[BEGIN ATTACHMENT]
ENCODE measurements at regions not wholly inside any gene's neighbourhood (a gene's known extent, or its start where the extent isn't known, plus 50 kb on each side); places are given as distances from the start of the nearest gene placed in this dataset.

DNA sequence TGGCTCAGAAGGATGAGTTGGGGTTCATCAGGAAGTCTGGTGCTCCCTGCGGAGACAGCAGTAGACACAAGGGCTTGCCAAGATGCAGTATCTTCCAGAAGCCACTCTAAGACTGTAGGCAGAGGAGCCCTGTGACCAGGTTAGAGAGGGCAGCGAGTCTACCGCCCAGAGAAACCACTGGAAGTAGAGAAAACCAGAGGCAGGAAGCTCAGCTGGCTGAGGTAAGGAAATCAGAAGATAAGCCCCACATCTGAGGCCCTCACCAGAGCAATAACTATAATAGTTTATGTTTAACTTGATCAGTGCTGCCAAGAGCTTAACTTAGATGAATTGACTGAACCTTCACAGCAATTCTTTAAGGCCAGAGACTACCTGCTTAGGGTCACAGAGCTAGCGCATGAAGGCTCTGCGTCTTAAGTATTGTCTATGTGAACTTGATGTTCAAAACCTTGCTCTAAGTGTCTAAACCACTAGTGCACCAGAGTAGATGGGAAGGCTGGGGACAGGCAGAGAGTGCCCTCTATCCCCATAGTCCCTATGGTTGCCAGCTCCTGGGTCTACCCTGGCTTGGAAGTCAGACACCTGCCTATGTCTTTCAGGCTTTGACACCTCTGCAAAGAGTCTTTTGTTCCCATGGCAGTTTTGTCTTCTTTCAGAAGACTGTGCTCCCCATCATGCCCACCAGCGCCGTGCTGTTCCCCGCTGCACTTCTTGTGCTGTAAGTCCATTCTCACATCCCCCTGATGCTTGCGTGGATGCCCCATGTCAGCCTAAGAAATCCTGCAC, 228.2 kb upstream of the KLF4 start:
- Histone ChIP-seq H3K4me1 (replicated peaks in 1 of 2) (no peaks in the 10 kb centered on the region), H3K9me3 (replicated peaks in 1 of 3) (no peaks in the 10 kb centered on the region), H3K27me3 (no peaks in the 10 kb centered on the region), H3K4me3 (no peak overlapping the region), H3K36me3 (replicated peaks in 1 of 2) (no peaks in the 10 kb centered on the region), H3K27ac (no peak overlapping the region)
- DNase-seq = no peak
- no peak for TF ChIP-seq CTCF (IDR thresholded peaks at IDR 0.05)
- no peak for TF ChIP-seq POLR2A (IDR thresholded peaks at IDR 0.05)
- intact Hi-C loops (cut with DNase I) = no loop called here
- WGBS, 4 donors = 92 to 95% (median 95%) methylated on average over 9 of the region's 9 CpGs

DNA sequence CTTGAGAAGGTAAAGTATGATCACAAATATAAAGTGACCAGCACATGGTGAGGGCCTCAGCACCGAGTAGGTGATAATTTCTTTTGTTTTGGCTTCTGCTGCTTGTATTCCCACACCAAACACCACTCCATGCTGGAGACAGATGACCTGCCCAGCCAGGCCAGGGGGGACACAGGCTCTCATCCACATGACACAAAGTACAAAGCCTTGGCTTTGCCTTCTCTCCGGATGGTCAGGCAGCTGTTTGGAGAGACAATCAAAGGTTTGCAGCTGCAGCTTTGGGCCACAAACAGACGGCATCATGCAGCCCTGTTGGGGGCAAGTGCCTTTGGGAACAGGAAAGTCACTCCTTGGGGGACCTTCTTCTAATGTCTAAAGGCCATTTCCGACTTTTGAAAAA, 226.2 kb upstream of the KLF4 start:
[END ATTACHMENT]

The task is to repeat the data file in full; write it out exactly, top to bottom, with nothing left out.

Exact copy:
ENCODE measurements at regions not wholly inside any gene's neighbourhood (a gene's known extent, or its start where the extent isn't known, plus 50 kb on each side); places are given as distances from the start of the nearest gene placed in this dataset.

DNA sequence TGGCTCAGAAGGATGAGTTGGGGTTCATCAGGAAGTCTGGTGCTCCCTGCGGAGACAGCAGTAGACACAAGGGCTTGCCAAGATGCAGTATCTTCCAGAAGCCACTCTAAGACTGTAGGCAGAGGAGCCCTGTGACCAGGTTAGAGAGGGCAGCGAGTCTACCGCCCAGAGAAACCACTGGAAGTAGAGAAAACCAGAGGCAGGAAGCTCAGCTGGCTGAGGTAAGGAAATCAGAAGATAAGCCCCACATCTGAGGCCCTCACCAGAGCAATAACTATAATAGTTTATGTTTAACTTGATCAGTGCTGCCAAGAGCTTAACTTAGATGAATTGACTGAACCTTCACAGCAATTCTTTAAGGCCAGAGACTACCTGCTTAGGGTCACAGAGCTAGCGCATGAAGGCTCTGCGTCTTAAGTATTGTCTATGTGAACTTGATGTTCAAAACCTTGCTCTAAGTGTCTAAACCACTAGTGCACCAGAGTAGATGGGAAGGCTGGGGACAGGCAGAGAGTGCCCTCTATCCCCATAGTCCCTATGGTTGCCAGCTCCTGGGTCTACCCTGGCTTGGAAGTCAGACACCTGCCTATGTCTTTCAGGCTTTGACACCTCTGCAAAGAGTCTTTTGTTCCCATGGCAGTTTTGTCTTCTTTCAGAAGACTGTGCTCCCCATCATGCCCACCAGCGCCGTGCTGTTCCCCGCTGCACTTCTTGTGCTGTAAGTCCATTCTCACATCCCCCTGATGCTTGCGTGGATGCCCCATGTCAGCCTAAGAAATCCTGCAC, 228.2 kb upstream of the KLF4 start:
- Histone ChIP-seq H3K4me1 (replicated peaks in 1 of 2) (no peaks in the 10 kb centered on the region), H3K9me3 (replicated peaks in 1 of 3) (no peaks in the 10 kb centered on the region), H3K27me3 (no peaks in the 10 kb centered on the region), H3K4me3 (no peak overlapping the region), H3K36me3 (replicated peaks in 1 of 2) (no peaks in the 10 kb centered on the region), H3K27ac (no peak overlapping the region)
- DNase-seq = no peak
- no peak for TF ChIP-seq CTCF (IDR thresholded peaks at IDR 0.05)
- no peak for TF ChIP-seq POLR2A (IDR thresholded peaks at IDR 0.05)
- intact Hi-C loops (cut with DNase I) = no loop called here
- WGBS, 4 donors = 92 to 95% (median 95%) methylated on average over 9 of the region's 9 CpGs

DNA sequence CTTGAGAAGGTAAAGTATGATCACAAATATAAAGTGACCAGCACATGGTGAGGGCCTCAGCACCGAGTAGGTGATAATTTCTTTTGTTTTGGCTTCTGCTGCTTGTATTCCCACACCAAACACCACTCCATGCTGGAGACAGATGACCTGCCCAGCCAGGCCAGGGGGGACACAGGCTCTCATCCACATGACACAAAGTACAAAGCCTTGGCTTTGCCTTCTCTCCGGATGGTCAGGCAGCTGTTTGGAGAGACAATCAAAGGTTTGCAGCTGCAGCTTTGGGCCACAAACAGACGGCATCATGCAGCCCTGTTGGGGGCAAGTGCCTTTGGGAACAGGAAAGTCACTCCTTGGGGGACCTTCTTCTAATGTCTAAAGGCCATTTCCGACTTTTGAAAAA, 226.2 kb upstream of the KLF4 start: